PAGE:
The economic situation in Nigeria has gotten worse over the past year. As The Other News, the Nigerian satirical news program modeled on Comedy Central’s The Daily Show, says in its review of 2017, a year of harmful currency devaluations, severe inflations in the price of basic goods and fuel shortages, the “year has been so bad.” Even Okey Bakassi, the Trevor Noah-like host, joked he was “considering escaping through Libya.” In Nigeria, having little money or no way of making new money, or having one’s wealth shrunk and destabilized through structural economic factors, means not only a reduction of a material standard of living, but also a degradation of the means of social existence and rights. As an article from Stears, a think tank gathering many of Nigeria’s exceptional young economists says, this is because in Nigeria “your poverty does not just exclude you from material goods, but from everything else – political power, healthcare, justice. Those who can afford to will buy their access to these rights, those that can’t get no rights.”
A prominent figure of “Nigerian twitter” tweeted a Facebook post (a much more popular and less elite-laden platform in Nigeria than Twitter) written by one Ephraim Okonkwo, who reminds everyone: “If you want to help Libya slaves/immigrants, don’t bring them back home. Help them reach their destination in Europe. There’s a very good reason they left home in the first place.” The tweet is followed by a provocation of the avatar Nigerian Troll: “Please run away. Don’t let this Libya propaganda discourage you.” This is a common sentiment I encountered on the streets of Lagos and elsewhere in West Africa: “Of course I want to go to Europe,” “You must suffer for greener pastures,” “Libya is bad but not that bad,” “One merely must pass through quickly.”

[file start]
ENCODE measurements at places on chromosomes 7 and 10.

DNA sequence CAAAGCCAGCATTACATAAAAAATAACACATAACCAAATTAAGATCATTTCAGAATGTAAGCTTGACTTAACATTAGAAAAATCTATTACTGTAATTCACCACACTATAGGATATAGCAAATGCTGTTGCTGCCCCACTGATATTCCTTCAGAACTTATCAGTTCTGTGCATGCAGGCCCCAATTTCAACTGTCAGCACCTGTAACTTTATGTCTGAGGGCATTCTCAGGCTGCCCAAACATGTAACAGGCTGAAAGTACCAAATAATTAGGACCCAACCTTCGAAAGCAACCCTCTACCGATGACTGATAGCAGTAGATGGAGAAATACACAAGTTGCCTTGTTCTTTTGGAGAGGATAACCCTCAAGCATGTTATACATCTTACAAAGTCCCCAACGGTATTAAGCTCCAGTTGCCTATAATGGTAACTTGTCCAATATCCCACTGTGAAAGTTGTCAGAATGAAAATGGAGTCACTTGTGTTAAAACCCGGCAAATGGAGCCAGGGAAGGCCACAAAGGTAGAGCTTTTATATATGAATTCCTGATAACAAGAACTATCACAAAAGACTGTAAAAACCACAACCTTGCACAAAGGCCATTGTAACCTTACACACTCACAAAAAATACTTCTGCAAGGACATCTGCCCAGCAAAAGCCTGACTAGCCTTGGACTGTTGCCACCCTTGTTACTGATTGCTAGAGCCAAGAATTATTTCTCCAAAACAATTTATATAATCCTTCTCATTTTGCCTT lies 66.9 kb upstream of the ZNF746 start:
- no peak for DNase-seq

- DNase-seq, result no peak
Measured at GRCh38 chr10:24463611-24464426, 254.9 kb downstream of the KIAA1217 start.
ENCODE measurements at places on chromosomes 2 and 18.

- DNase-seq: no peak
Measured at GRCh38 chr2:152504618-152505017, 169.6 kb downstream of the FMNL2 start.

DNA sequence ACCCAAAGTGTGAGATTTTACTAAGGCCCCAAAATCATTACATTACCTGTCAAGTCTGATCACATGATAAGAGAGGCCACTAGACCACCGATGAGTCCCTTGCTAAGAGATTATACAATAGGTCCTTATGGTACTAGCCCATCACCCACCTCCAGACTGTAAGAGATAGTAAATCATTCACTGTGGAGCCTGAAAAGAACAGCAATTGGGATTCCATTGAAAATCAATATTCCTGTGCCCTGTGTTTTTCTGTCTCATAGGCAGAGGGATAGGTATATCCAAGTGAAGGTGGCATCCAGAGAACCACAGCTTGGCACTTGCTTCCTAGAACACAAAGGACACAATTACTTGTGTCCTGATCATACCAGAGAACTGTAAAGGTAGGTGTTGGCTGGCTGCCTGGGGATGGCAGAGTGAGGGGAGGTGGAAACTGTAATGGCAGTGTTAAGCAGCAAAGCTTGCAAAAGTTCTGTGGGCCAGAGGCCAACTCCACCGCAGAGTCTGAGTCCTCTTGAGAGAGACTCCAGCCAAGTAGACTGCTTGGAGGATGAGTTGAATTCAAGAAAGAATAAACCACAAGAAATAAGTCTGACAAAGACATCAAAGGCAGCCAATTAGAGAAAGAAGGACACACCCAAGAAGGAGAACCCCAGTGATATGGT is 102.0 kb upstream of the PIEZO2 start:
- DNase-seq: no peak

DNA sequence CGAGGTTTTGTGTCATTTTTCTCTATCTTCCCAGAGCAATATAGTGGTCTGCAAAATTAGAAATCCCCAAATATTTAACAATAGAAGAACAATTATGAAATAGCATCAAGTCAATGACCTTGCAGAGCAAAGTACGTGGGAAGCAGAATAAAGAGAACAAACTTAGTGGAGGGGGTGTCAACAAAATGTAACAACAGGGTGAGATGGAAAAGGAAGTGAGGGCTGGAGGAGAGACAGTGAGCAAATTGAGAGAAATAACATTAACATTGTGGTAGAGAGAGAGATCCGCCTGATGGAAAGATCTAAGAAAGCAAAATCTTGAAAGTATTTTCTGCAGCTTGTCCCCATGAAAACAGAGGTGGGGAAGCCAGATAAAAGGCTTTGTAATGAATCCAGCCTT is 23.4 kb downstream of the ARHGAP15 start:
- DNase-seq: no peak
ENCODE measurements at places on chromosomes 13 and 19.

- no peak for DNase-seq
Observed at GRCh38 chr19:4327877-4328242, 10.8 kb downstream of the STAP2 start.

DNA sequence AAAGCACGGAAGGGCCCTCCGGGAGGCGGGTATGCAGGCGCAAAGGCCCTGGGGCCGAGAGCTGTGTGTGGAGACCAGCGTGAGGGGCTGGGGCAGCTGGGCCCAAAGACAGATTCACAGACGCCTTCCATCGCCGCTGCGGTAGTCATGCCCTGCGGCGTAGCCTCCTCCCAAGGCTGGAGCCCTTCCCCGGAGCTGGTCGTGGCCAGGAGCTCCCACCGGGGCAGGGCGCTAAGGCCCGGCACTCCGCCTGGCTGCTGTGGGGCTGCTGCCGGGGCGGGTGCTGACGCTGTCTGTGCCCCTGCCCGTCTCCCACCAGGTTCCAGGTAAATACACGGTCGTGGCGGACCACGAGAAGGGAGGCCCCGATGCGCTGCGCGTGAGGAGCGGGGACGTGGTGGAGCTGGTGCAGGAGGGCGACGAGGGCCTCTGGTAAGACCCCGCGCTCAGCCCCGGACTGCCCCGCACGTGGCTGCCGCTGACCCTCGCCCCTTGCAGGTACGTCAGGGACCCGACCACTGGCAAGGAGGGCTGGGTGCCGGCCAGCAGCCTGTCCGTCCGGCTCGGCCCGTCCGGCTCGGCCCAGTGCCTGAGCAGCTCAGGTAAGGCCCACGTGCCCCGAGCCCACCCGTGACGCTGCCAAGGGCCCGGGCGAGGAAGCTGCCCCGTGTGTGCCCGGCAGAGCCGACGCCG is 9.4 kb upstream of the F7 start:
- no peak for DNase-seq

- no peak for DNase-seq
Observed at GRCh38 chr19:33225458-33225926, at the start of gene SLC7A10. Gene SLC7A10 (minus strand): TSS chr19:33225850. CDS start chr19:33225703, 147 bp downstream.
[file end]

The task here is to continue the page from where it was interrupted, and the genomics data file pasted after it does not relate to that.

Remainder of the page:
As almost no long-term, independent investigations have been possible in Libya in recent years, it is not clear if conditions have worsened. I believe my impressions from 2015 (also here) are still valid, and so is the new academic research of Paolo Campana. His research is based on the wiretapped mobile phone of heterogeneous smugglers who used the Libya route in 2013-2014. He suggests that that there is solid empirical evidence that there is a “clear separation between actors involved in the provision of smuggling services” from those involved “in kidnapping for ransom and in the ‘management’ of detention centres.” This “goes against narratives that conflate these separate sets of activities.”